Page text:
Amidst the rapidly growing pool of candidates for the democratic ticket in 2020, the relatively un-known, Pete Buttigieg, is making an un-expectedly big splash. “Mayor Pete” distinguishes himself in many ways — he’s the youngest candidate, an outside the beltway democrat from a red-state and, of course… he’s gay. People are also impressed with his grounded rhetoric — a down-home, reasoned and whip-smart common sense. Likened by more than a few to Barack Obama, Chris Cillizza writes: “Don’t look now, but (another) skinny kid with a funny name is turning heads in the presidential race.”
Like Obama, Buttigieg does have that remarkable ability to focus his sizable intelligence, (he’s a Rhodes scholar with a philosopher’s reflective interest in all-things-civic), on our complex political reality in readily, relatable ways. Also like Obama, he has that unflappable capacity to sound reassuring with every answer he offers, coming off cool no matter the curve ball.
But, I think there’s another reason why Buttigieg reassures us. Of all the candidates, he has something Obama had that’s essential to our future and yet that’s rare among men in leadership today: what I would describe as a post-patriarchal masculinity.
The last time I spoke to my father, he was dead. The OPPORTUNITY changed my life.
It’s been six years, now, since I last spoke to my father. Mid-summer, July 15th, 2014. It was in the suburbs of Pittsburgh, Pennsylvania and he was lying on a gurney at a funeral home — dead as a doornail. To hide the incisions of his autopsy, the back of his head and throat were carefully wrapped over with portions of the white sheet that bundled the rest of his body. He was propped up at an angle, his face available for viewing and the area where the sheet was raised over his arm, exposed the solid, stubborn fingers on his right hand. Continue reading “Kissing Patriarchy Goodbye”→
There are those who will tell you to doubt yourself
and you will heed them
because you love them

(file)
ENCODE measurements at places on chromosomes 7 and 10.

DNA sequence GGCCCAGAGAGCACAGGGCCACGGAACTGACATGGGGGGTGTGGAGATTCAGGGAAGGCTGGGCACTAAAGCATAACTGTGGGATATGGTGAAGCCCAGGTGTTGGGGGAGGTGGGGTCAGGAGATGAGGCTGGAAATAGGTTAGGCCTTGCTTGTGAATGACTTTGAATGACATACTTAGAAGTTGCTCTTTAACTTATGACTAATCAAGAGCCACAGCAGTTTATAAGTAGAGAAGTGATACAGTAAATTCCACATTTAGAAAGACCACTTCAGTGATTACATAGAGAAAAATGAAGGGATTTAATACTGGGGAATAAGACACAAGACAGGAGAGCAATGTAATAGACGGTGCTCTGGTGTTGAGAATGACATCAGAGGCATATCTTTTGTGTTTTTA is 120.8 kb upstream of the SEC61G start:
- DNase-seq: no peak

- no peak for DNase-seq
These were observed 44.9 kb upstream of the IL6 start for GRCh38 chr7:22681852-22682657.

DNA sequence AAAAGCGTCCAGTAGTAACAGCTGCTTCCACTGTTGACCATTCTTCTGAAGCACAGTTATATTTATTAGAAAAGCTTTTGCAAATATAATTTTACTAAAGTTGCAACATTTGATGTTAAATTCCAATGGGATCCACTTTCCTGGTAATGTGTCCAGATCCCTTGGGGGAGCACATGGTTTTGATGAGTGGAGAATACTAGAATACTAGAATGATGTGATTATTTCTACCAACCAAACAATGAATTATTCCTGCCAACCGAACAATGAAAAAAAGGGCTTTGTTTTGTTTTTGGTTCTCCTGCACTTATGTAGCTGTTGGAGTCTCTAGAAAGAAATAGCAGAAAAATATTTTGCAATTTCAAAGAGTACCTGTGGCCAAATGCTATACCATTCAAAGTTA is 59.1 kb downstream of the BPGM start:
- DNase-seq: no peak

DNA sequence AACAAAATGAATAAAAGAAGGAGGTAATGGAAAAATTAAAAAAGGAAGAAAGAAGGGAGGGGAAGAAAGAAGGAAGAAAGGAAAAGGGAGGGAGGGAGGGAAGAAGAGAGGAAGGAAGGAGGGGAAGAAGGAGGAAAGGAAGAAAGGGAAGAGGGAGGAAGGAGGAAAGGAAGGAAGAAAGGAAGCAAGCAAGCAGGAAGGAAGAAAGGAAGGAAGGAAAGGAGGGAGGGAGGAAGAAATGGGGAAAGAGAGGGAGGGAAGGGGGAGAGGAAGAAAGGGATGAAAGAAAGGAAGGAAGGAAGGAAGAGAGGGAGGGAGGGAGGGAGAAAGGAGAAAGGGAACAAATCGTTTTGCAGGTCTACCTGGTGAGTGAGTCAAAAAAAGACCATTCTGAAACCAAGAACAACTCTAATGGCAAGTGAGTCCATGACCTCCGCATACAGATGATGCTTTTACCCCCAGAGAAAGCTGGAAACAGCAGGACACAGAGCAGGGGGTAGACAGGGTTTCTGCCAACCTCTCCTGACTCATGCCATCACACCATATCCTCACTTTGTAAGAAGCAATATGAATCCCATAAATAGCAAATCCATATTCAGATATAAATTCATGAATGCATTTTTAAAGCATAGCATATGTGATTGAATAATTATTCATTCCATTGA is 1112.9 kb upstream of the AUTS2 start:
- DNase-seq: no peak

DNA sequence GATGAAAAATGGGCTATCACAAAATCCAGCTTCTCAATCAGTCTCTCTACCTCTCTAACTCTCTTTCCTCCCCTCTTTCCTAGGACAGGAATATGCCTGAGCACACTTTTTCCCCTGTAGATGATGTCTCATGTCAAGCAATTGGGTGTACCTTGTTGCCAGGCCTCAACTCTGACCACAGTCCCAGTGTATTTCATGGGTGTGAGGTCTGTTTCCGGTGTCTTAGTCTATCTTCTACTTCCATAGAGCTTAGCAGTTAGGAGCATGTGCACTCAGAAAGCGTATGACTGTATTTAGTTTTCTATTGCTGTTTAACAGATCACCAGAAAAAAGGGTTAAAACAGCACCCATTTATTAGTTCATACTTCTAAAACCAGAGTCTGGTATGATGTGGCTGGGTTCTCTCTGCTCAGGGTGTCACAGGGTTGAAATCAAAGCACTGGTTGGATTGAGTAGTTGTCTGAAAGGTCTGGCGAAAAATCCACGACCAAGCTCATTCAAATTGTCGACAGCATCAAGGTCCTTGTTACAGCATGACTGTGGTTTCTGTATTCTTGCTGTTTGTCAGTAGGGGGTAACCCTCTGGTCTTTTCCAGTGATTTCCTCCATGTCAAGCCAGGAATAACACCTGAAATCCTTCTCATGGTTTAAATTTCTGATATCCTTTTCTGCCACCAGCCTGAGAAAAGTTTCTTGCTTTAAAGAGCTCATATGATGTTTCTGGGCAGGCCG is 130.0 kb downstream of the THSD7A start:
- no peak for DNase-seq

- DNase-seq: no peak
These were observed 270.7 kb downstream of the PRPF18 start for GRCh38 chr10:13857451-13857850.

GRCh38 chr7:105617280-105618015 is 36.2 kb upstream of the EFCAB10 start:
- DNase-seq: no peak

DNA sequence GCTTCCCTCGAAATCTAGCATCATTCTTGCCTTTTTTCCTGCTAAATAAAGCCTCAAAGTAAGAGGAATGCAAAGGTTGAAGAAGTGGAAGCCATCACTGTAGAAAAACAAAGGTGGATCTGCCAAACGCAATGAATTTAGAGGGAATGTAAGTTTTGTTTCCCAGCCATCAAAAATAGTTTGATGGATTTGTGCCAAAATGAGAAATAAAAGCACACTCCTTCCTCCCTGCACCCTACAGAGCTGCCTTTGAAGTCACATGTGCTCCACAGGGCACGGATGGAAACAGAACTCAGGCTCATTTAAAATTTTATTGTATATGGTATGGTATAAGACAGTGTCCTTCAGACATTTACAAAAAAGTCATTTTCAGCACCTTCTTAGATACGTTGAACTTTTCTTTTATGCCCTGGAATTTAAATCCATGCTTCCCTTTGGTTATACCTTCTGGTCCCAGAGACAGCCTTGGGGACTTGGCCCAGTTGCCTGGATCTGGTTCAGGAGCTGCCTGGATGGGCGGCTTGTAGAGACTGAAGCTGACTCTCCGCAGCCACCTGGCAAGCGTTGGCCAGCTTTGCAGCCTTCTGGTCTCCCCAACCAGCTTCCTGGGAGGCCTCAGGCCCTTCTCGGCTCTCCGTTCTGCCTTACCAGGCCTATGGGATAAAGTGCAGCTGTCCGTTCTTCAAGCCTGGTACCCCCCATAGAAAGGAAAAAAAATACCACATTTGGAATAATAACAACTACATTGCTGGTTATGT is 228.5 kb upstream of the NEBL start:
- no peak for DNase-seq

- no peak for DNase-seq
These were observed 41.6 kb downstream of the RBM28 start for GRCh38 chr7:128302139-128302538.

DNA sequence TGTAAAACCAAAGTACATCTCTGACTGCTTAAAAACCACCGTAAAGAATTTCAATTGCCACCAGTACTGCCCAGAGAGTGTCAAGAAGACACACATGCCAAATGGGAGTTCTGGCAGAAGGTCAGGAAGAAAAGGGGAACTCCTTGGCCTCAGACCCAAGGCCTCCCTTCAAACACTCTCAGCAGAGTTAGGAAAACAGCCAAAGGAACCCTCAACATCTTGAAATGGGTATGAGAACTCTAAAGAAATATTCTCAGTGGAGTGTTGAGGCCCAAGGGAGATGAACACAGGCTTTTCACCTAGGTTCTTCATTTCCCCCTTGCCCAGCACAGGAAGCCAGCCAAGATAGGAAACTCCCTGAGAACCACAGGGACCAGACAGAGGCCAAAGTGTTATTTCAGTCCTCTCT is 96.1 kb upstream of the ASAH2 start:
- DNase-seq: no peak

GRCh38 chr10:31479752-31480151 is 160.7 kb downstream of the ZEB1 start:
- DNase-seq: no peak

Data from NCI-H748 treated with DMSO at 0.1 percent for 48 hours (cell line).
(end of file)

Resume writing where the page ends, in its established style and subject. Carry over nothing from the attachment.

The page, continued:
(or because your life began depending on them?)
and take in their guidance to your core.
You will turn all you know to be true upside down
and you will live — inside out —half-mad
a frail misunderstanding of yourself.
They will tell you God is not real,
or that God is something you know not
or that their God in the sky is it and nothing more.
They will tell you that the sun is not magnificent
for rising in the east each morning
and that the earth is simply there for the taking. Continue reading “Dragon Queen Woman”→
Following in the footsteps of Nike’s Colin Kappernick commercial, Gillette recently released a two-minute ad that, recieving wide viewership, calls on men to step forward into manhood in a new way. A friend who knows I write about gender and social change sent it to me. Tears welled up as I watched something happen on a screen that offered a much longed for window into how our broken culture may yet be able to offer a pathway forward for my twin, 9 year old boys. Finally.
For a mother concerned not just with the modeling my sons are getting from the White House, but with the abounding crisis of masculinity largely responsible for Trump’s election and the alarming (and related, to my mind) climate change denial, it is hard not to fear for my children and the world they are inheriting.
The election of Donald Trump created — or perhaps highlighted — a man-shaped-hole at the core of our country. Trump’s election, described by some as the “last gasp of patriarchy”, begs a question I have been asking almost from the day after he got elected: What kind of new man might fill that hole? What does post-patriarchal masculinity look like?